Second, on the distinction between ‘enlightenment relevance’ and ‘membership entitlement’ I think Sen risks conflating two different questions here. One is this: whose views might be helpful in thinking about the question of social justice? The answer is, obviously, lots of people’s views, including people who might not be affected by a given decision. Rawls would not want to deny this and there are other parts of his political philosophy which can incorporate this insight. For example, how we think the original position ought to be designed (e.g. what information we think should be placed behind the veil) is informed by our wider views, our considered convictions, and the process of reflective equilibrium. The views of many other people (from near and far) might play important roles in thinking about the design of the original position. But we then face a second question: whose views should be counted (or have a veto) when deciding what the rules of justice should be, that is, who should be represented in the original position? Here the answer might more appropriately be: those people who are going to be governed by those rules. So I think Rawls does include the enlightenment perspective, it’s just this perspective might not be included ‘inside’ the device of the original position, but rather in how we design the original position.
Finally, on the claim that unlike Rawls, Smith focuses on social relations and not simply institutions. First, it’s not obvious that this is a feature of contractualist approaches generally, as opposed to a feature of Rawls’s theory in particular. Second, a book (even one as big as A Theory of Justice) can’t be about everything. Institutions surely have a major impact on the justice of a society, and so it doesn’t seem strange for a theorist of justice to choose to write a book about what just institutions should look like, and of course Rawls never advanced the claim that the justness of a society does not depend to a large extent on the behaviour of its individual members and the way they treat one another.
In this section I focus on Sen’s claims regarding the three limitations of Rawls’s original position.
1) Exclusionary Neglect and Global Justice
Sen tells us that Rawls’s multi-stage approach advanced in The Law of Peoples (LOP) will not be adequate, and one of the main reasons appears to be because individuals and groups can affect global justice through their actions and not as part of a state. This is true, but I think it doesn’t touch Rawls’s LOP since that book is explicitly not a book about global justice generally, but rather a book which tries to determine the rules that a liberal people should adopt as its foreign policy (see LOP, p. 10 where Rawls is quite clear on this). Given that is the limited aim of the book, Rawls’s focus on the rules for peoples, and not the problem of global justice more generally, is appropriate and simply reflects the aims of the book.
Sen also asserts, without argument, that a cosmopolitan version of the original position (OP) is ‘deeply unrealistic’. He mentions an institutional lacuna, and so I assume he means that because institutions of global governance are not possible in the near future this makes a cosmopolitan OP deeply unrealistic, but I don’t accept this inference. We can use the OP to argue for global institutions: we don’t have to wait (despite what some philosophers have said) for such institutions to exist before deploying the OP in a cosmopolitan fashion. This latter claim rests on a very controversial reading of social cooperation’s role in Rawlsian theory, one we don’t have to accept and at any rate one that is independent from evaluating the device of the original position. There’s no good reason advanced by Sen why the OP could not be revised to be global in scope, in the way that Beitz and others have argued.
2) Inclusionary Incoherence and Focal Group Plasticity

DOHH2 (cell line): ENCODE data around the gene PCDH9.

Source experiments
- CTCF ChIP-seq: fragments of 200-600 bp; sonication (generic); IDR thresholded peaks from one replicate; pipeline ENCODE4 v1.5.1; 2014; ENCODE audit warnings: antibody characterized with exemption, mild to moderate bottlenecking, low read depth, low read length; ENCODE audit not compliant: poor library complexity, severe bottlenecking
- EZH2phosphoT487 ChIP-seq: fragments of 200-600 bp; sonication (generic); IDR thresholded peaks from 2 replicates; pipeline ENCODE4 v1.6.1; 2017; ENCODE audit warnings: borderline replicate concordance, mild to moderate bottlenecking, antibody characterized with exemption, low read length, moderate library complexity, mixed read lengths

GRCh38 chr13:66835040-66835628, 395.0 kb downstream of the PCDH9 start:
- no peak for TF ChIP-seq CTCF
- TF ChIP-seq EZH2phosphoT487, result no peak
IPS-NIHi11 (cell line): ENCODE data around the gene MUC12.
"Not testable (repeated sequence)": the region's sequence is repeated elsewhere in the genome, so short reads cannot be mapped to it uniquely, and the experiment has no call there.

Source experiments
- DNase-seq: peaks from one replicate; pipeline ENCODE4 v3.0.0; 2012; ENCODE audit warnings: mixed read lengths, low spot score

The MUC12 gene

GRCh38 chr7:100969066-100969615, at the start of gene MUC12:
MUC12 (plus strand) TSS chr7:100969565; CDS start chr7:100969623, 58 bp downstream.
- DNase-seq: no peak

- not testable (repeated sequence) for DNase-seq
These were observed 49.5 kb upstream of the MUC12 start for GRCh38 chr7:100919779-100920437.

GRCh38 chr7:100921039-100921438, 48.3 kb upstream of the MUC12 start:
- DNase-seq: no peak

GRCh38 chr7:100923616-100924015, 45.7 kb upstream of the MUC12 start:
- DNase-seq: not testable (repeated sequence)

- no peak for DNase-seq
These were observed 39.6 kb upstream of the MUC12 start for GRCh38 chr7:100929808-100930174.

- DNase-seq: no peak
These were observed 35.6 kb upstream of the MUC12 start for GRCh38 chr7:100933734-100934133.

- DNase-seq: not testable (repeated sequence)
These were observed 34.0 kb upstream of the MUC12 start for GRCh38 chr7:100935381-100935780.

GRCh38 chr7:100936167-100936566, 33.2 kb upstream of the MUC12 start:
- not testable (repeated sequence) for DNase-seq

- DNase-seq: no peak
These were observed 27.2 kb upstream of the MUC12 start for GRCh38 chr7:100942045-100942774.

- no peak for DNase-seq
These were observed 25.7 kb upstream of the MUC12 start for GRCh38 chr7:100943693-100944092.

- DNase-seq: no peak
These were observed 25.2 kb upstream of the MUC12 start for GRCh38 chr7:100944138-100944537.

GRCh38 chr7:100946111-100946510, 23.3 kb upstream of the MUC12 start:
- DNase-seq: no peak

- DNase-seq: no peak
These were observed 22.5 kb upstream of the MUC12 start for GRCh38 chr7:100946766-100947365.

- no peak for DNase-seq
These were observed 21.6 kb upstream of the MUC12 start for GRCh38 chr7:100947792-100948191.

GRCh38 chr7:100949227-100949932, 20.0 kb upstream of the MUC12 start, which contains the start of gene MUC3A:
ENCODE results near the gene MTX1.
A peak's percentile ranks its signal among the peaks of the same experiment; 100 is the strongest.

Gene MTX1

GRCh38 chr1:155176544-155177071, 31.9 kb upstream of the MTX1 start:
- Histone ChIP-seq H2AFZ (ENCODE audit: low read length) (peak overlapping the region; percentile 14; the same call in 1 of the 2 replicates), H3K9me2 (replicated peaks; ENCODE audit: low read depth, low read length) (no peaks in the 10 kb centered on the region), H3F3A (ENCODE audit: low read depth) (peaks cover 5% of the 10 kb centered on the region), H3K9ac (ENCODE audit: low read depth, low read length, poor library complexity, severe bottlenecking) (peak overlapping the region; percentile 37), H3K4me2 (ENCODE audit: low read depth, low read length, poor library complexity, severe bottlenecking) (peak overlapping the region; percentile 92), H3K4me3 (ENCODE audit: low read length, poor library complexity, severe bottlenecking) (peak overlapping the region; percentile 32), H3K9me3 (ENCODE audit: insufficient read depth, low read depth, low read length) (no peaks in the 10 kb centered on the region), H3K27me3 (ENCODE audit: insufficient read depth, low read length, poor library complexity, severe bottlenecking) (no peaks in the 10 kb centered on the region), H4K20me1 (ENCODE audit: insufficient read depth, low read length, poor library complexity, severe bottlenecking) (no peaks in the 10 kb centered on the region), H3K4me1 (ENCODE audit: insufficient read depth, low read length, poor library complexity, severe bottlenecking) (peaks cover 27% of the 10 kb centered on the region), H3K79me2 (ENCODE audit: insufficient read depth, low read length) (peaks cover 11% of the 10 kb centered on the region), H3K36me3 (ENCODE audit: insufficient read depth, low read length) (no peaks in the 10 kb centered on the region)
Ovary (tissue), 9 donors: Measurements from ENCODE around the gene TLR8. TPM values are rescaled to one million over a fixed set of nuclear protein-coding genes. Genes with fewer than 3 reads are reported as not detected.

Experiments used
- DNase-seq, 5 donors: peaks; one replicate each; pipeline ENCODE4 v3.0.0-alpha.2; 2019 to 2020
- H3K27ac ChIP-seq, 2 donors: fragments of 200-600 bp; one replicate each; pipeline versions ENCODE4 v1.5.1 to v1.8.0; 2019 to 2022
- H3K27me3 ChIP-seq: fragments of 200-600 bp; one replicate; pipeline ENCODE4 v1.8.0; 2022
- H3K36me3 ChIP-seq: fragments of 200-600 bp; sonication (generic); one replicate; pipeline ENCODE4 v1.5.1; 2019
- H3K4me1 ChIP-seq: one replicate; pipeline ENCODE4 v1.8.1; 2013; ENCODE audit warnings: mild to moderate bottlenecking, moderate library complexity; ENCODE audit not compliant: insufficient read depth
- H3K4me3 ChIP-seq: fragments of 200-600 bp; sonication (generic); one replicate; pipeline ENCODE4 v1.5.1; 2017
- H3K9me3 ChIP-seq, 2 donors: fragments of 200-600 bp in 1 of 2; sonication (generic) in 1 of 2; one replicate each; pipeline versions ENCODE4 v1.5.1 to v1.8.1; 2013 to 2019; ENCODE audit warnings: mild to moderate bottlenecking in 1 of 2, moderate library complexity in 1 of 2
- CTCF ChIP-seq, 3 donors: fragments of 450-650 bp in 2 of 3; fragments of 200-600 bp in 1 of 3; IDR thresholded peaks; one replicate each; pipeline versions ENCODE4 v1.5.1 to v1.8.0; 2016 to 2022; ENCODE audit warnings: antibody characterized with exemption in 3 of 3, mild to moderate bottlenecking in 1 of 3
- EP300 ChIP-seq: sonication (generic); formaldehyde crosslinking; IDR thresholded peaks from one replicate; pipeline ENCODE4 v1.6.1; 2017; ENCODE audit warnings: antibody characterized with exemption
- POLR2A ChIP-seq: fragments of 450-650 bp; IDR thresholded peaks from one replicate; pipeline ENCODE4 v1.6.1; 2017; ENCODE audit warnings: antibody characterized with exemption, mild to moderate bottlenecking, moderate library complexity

Sen’s complaint here seems fair enough. However, Jeffrey Reiman has a valuable paper in a recent issue of Philosophy & Public Affairs (2007) which shows how the original position might be used to deal with the non-identity problem, and Sen doesn’t address Reiman’s paper at all.
3) Closed Impartiality and Parochialism
The claims Sen makes on this point are utterly mysterious to me. What exactly does he mean that there are risks of prejudice or bias in the original position? No examples or details are provided. Remember that parties in the original position are assumed to have diverse conceptions of the good – we’re talking about a deeply pluralistic society – so there’s no reason to think that certain cultural or religious perspectives won’t be represented. Parties have to assume they might be representing any (just) culture, religion, or other similar doctrine. It’s also the case that parties have to ask themselves whether they could really live with the principles once the principles are imposed and the veil is lifted, that is, the principles must pass what Rawls calls the strains of commitment test, and so the OP really does require imagining what it would be like to be someone from any religion, culture, or doctrine living under the proposed rules, so the worry about prejudice or bias seems ungrounded. Finally, we have to remember that the original position is designed by you and I as philosophers in the here and now (as Rawls might say) – not by the parties in the OP – and so even if the parties in the OP are deprived of certain kinds of information or perspectives, you and I are not so deprived, and we should use all the relevant views and perspectives at our disposal to try and construct the OP in the right way, in a way that suitably models a conception of fairness and impartiality. So again, it’s mysterious to me how the OP is vulnerable to the objection Sen is pressing.
Finally, the chapter is set up such that Rawls’s original position is subject to a battery of different objections, but Smith’s impartial spectator approach is subject to almost no critical scrutiny: Sen often just quickly asserts that Smith’s approach isn’t vulnerable to the sort of objections he’s pressing against Rawls. I think the result is, at best, misleading. Consider the charge of parochialism. If Sen’s idea is that there is some distinct value in considering the perspective of a disinterested observer from the outside (i.e. from a country or a place other than the one where these rules are meant to apply) then it’s not clear to me that such a person won’t be vulnerable to the charge of parochialism. After all, just because you are disinterested doesn’t mean you lack your own cultural or other prejudices, beliefs etc…and so why isn’t this observer equally likely to be guilty of parochialism? Furthermore, a disinterested observer from another society might be less likely to understand the culturally specific impact that a proposed rule might have for a population of people with very different cultural or religious beliefs. I don’t say these worries are decisive or even serious, only that these challenges (and others like them) aren’t considered in the chapter, and I don’t see how the charge of parochialism applies with any less force (whatever force it has) to an impartial observer than to the original position.